And that ending, I’m sorry but I also find it theologically and philosophically unsound. I hate when shows use reincarnation as a plot device because it doesn’t even make sense to me in real life. Throughout the show, just what force or intelligence is dictating everyone’s fate into such misery? At least the Biblical concept of sowing and reaping makes sense because it’s a result of sin, ie breaking divine law but it is reversible through mercy, healing and repentance. This fate philosophy just put an overhanging sense of hopelessness. Kang Chi and Yeo Wool didn’t deserve all that doom and gloom surrounding their relationship. To me Yeo Wool got her butt shot (by a guy who has terrible aim) because she was stubborn and wouldn’t listen when they told her to go home. Not “fate.”

    The ending was weak compared to how STRONG the show was gunning right up until the 23rd episode.

    A more satisfying ending would have been to have Wol Ryung help Yeo Wool, since a mythical creature’s blood can only save a person once (Kang Chi had already used up his turn for her). That would have been a welcome interference of “fate” since Wol Ryung didn’t mind doing it once before. I will mentally pretend this happened so I will feel a better sense of closure to this show that I spent so many hours binging on.

    Also what ever became of the 100 YEAR INN??? Did they ever get it back? What happened to the staff?

    And yes, Chung Jo got her revenge but does she now spend the rest of her days consigned to the Gisaeng house? Her father’s name was never cleared. She trained on drums but we never saw ONE performance from her, and that horrible system of slavery and state prostitution continues on. I would have rather had the nation shaken up by war and have these infrastructures crumble. I would have liked to see those iron clad turtle ships the Admiral poured so much into. I don’t care if they were CGI, gimmie those ships!!! All this build up… What became of it?

    Ignoring the end, this is one of the best shows I have ever seen, but because of the END which is a necessary component of the story, it brings the show down.

    Still love you, Kang Chi! I am still he exists as a character, nonetheless.

    • THZ
      Posted August 15, 2015 at 11:14 pm | Permalink

      What I meant to say was:

      “Still love you, Kang Chi! I am glad he still exists as a character, nonetheless.”

    • Annie
      Posted March 15, 2018 at 2:49 am | Permalink

      Oh WOW thats the ending? I really wanted Chung Jo to get out of that Gisaeng house. At first I was all for Yeo Wool and Kng Chi, but then all those bad things started to happen to Chung Jo. Her innocence was being thretened and here he was falling for someone else. that seemed cruel to me on the writter’s side.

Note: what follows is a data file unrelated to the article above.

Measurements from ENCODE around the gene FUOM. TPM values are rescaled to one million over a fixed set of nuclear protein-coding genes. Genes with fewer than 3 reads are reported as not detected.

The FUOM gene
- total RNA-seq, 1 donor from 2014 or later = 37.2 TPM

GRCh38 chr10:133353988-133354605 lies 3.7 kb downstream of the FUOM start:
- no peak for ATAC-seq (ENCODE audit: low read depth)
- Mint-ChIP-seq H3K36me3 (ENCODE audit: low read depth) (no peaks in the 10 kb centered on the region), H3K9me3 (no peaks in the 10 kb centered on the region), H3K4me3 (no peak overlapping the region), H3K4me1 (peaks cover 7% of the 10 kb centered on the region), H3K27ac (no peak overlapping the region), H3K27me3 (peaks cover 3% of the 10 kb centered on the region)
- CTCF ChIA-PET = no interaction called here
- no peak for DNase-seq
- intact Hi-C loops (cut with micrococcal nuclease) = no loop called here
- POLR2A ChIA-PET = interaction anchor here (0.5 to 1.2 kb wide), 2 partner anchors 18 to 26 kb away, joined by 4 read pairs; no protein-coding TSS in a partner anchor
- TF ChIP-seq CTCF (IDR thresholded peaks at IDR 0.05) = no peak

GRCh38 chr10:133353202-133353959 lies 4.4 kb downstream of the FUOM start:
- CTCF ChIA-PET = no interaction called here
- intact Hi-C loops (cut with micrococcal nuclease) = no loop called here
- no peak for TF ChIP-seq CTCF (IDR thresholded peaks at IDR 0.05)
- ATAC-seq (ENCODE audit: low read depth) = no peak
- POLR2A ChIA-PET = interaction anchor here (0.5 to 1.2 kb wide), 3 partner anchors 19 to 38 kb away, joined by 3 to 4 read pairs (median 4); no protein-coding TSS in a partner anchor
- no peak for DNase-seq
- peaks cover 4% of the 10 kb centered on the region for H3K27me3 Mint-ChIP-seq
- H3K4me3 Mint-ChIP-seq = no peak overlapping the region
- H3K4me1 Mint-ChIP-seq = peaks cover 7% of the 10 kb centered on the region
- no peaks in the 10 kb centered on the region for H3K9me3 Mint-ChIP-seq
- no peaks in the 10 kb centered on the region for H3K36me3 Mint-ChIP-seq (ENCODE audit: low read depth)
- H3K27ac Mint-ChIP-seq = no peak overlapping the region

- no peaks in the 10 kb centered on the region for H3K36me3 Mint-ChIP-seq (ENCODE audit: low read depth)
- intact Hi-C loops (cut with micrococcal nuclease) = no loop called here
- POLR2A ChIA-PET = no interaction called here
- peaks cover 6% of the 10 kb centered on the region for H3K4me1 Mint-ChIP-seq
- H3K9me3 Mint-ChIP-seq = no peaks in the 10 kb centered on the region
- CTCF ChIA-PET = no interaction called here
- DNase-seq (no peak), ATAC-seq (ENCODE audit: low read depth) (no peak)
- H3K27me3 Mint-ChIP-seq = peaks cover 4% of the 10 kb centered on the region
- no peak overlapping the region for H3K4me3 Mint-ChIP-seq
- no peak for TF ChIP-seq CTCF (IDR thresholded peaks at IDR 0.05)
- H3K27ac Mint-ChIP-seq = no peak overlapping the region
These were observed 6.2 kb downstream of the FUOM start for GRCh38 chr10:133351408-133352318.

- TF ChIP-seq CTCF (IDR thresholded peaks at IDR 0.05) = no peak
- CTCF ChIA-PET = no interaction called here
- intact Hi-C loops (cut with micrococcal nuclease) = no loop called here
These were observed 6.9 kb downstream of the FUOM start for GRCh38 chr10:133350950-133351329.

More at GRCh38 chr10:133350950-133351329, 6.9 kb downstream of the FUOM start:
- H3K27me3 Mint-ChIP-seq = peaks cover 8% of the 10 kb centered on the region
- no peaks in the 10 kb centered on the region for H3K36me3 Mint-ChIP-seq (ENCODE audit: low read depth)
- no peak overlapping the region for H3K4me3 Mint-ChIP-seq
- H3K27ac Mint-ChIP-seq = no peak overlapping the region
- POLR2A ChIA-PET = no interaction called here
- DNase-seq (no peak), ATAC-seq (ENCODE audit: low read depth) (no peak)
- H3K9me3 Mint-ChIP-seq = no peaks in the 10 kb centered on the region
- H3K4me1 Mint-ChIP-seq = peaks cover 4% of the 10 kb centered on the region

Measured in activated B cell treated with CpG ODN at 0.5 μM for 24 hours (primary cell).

The fate is Kdrama logic. You cant argue with fate even thouhg it makes no sense. Its just annoying how all the writers go for the same concept. Accept for Healer though. Healer defied all drama logic.

      • Headmistress
        Posted March 18, 2018 at 4:13 am | Permalink

        Just finished rewatching HEaler with my husband, who has started watching K-dramas with me. He will watch one at a time, and it has to be one I’ve already seen. He liked Healer a lot. He really liked King-2-Hearts as well. I’m trying to choose another one for us right now.

        You’re right about fate. Maybe it’s just an inherently Asian thing, and very hard to break out of that mold in story-telling?

  5. sittie faisah
    Posted October 29, 2015 at 11:38 am | Permalink


  6. Bianca
    Posted October 29, 2015 at 11:47 am | Permalink

    omaygad. I read the ending. such a nonsense ending!! wtf. is this drama. wasted my 7 episodes. all i watched is their shouting crying no solution to their problems. all was hardship. no good things happen to the LEADS! as in WTF. cant believe that is just it. hate it

  7. miz
    Posted July 24, 2016 at 5:19 pm | Permalink

    A beautiful drama, I really, really enjoyed it.
    Once I started watch it I couldn’t stop and I watched all 24 episodes in 2 days!!!! I did a GFB marathon… (I had only two days off and I used them to watch this drama… this is just to say how much I got caught by the drama…)
    Sadly there was one very bad element, the music: the score for instrumental music was good but 80% of the songs with vocals that sadly were playing during the most romantic moments were super cheesy and soooo boring! They took me out of the story completely and ruined those moments completely! Whoever decided to put those songs in the drama should be fired and banned from doing any sort of soundtrack for drama in the future.
    There was only one song that was very, very nice: “My Eden” by Yisabel and it would have been much better if they used it more often or if that became the main theme of the drama… but it was used especially for the story of Kang-chi’s parents so it was present in only a few episodes 🙁
    I adored Kang-Chi, actually he was the element that caught my eye time ago in a youtube video where there was a list of cool dramas to watch and it made me curious to look for it online. His character was so sweet, humane and brave, I couldn’t avoid loving him since the beginning. The actor who played it did an awesome job.
    The romance was very well developed and I ended up rooting totally for the two main heroes, I would have had more moments with them and their romance.
    I watched various Asian drama and I noticed they don’t really have problems in killing off one or two of the main characters… what the heck! I don’t mind sometimes but here I didn’t really appreciated it 🙁 It was too tragic! And I agree with one of the comments in this page: what about asking the father of Kang-chi to heal Yeo Wool?
    Also sadly I watched by mistake a video on youtube with massive spoilers so I knew already part of the ending 🙁
    Anyway even if there were spoilers and horribly cheesy songs I still loved the series and especially Kang-chi…